Japan on Friday celebrated gymnast Kohei Uchimura’s all-around gold medal at the Rio Olympics with banner headlines, endless reruns of his final routine, and the sale of commemorative stamps for which hundreds queued in downtown Tokyo.
On Wednesday, early on Thursday in Japan, Uchimura became the first man to claim back-to-back all-around titles in over 40 years, and only the fourth in history, in a nail-biting finish that at one point saw him fall behind until the final apparatus.
“What a beautiful upset!” gushed the Nikkan Sports daily, wrapping both its front and back pages in a huge photo of Uchimura pumping his fists when his win was confirmed.
“Thank you for the miracle,” said the Sports Hochi daily, which sported a closeup of Uchimura’s bulging biceps as he screamed in triumph, along with a photograph of his wife, who said: “I was so relieved I wept”.
She watched the performance with their younger daughter on her lap, the older beside her.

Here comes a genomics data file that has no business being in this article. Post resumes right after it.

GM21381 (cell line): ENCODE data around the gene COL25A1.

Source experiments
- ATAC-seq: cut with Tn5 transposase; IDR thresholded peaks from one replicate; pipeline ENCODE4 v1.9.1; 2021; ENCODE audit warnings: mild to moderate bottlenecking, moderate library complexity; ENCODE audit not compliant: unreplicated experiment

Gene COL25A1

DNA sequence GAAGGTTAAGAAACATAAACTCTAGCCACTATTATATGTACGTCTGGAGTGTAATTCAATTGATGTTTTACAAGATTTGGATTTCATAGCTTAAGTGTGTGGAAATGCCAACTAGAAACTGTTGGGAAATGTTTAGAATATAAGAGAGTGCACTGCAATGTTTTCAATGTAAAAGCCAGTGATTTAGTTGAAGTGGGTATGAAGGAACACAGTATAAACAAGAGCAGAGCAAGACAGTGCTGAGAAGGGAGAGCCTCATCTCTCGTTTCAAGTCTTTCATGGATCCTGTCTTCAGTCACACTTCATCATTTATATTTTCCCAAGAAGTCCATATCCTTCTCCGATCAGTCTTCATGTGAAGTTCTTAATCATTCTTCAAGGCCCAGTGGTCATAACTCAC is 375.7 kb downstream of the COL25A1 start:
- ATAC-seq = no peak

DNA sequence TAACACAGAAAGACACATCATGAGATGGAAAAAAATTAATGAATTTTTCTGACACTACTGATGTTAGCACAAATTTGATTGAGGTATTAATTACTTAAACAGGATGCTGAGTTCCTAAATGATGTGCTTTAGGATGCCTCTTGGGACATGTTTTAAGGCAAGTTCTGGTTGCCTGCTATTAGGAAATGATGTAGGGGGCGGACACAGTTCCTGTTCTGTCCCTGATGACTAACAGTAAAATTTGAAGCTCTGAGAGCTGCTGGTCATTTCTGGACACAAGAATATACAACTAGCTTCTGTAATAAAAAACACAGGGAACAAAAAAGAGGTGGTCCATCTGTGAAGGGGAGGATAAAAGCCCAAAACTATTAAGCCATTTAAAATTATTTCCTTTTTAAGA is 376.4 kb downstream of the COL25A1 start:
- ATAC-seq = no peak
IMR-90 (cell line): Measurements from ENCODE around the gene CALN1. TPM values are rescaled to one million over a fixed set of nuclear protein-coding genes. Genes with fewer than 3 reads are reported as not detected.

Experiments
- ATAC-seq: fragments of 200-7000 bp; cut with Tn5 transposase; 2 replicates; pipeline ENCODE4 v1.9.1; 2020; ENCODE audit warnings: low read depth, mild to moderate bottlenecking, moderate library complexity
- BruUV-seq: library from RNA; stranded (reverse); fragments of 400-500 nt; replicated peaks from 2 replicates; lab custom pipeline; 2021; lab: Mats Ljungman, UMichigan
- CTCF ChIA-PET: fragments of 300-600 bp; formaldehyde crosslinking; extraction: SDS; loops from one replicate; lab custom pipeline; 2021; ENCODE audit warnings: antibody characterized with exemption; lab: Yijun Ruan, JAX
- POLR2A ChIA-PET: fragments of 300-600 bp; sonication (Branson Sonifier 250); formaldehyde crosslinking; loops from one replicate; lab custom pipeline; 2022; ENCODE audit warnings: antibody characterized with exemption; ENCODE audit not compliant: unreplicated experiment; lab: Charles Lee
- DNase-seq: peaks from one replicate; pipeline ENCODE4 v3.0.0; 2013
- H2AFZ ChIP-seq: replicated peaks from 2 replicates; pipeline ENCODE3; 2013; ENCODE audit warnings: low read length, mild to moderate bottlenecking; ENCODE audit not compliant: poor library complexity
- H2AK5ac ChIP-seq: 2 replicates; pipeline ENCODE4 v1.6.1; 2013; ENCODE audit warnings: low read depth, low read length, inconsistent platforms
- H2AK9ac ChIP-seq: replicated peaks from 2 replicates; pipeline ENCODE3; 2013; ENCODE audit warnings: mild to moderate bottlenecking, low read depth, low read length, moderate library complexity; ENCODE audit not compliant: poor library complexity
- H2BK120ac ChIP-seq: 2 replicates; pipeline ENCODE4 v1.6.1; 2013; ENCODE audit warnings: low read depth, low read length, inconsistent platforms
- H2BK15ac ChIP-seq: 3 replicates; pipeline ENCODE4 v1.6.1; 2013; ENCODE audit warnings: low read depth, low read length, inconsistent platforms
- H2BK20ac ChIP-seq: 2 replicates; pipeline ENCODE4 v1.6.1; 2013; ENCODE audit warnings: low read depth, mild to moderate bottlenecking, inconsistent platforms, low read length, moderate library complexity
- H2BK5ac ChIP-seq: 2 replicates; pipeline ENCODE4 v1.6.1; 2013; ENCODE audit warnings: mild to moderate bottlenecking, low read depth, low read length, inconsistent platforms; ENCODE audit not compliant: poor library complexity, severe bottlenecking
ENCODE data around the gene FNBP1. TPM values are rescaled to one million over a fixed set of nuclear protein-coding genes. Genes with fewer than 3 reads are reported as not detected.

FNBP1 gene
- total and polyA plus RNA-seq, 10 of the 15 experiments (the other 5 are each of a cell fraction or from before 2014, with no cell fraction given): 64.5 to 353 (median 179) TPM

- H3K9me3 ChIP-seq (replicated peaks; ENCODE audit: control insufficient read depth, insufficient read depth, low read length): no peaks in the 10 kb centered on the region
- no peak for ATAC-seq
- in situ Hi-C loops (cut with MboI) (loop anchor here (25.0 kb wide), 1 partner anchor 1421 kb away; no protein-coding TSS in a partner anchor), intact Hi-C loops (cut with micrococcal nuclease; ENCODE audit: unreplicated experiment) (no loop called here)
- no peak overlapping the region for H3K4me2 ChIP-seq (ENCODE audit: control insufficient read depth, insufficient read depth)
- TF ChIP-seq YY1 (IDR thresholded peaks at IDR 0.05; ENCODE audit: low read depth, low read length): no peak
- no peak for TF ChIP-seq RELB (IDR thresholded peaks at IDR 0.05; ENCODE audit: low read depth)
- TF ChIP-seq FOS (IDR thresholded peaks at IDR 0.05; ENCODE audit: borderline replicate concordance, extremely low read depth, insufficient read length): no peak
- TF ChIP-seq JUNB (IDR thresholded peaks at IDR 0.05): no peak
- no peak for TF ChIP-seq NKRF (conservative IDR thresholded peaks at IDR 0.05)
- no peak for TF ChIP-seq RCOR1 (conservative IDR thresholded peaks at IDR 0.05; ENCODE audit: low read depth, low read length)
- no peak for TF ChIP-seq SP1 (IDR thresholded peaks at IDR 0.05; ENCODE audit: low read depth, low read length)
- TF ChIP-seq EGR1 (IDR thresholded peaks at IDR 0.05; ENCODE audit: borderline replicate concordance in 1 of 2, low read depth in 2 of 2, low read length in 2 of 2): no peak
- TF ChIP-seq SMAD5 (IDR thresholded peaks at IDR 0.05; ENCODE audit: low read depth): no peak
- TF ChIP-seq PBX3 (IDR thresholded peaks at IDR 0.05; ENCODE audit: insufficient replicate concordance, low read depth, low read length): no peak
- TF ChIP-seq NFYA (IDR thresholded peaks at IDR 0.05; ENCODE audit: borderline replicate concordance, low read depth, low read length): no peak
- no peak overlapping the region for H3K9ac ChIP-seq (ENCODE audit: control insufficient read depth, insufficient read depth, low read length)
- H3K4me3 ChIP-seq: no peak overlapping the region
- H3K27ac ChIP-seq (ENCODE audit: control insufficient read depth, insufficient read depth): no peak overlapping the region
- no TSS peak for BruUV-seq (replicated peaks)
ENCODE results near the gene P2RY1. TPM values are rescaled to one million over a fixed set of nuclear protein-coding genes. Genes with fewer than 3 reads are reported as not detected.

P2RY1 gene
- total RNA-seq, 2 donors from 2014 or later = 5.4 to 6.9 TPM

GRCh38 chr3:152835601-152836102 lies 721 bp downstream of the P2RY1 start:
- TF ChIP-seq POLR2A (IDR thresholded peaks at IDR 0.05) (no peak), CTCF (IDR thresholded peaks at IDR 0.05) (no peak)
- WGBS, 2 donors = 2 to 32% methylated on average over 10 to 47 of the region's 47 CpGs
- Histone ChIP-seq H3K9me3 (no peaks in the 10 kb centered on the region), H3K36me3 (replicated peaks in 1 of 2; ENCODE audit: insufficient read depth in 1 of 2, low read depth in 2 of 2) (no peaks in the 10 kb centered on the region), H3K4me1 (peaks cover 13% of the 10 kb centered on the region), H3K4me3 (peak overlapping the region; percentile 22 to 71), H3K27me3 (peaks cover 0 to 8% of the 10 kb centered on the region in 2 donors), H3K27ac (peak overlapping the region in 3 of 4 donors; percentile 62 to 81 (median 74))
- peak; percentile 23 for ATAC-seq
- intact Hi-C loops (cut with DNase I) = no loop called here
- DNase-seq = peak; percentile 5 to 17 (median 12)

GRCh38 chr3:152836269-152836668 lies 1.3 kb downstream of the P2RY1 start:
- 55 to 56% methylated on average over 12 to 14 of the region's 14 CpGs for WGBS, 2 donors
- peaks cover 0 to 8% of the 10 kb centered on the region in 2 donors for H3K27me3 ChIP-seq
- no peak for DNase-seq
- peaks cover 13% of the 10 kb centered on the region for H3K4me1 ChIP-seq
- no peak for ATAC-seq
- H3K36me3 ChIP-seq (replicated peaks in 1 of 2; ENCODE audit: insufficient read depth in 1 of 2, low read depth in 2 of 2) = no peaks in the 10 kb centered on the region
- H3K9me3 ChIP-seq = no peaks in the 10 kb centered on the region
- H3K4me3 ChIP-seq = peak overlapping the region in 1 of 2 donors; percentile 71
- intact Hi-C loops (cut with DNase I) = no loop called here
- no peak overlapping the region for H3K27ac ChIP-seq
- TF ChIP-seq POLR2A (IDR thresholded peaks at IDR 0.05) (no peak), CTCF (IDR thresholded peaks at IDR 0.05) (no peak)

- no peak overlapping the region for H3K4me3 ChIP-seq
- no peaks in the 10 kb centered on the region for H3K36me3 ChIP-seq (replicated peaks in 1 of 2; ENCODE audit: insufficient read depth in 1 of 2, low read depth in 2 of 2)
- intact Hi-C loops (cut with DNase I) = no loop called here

Even the staid Nikkei business daily featured a photo of a grinning Uchimura holding up his gold medal.
Many people noted the closeness of the victory, which saw Uchimura beat Ukrainian Oleg Verniaiev by just 0.099 of a point.
“He really fought hard,” said Shin Suzuki, a 22-year-old university student in central Tokyo who confessed that he was not really a fan of gymnastics. “You can always count on him.”
Newspapers handed out extras on Thursday, a national holiday, and on Friday around 300 people lined up at the Tokyo Central Post office to purchase special stamps commemorating Uchimura’s win.
“He was really cool,” one waiting schoolboy told Nippon TV, clutching a set of the stamps.
Verniaiev also came in for a share of reflected glory, with both social and conventional media in a nation that emphasizes politeness commenting on the good sportsmanship that had him congratulating Uchimura with a grin.
“You can see that Verniaiev really respects him,” Twitter user Momiji wrote.
Uchimura’s was not the only gold Japan was celebrating – judoka Mashu Baker topped the podium for the 90-kilogram competition, as did Haruka Tachimoto in the women’s under 70-kg class.
“Gold-gold-gold for Japan!” exulted Nikkan Sports. “But the climax was definitely Uchimura.”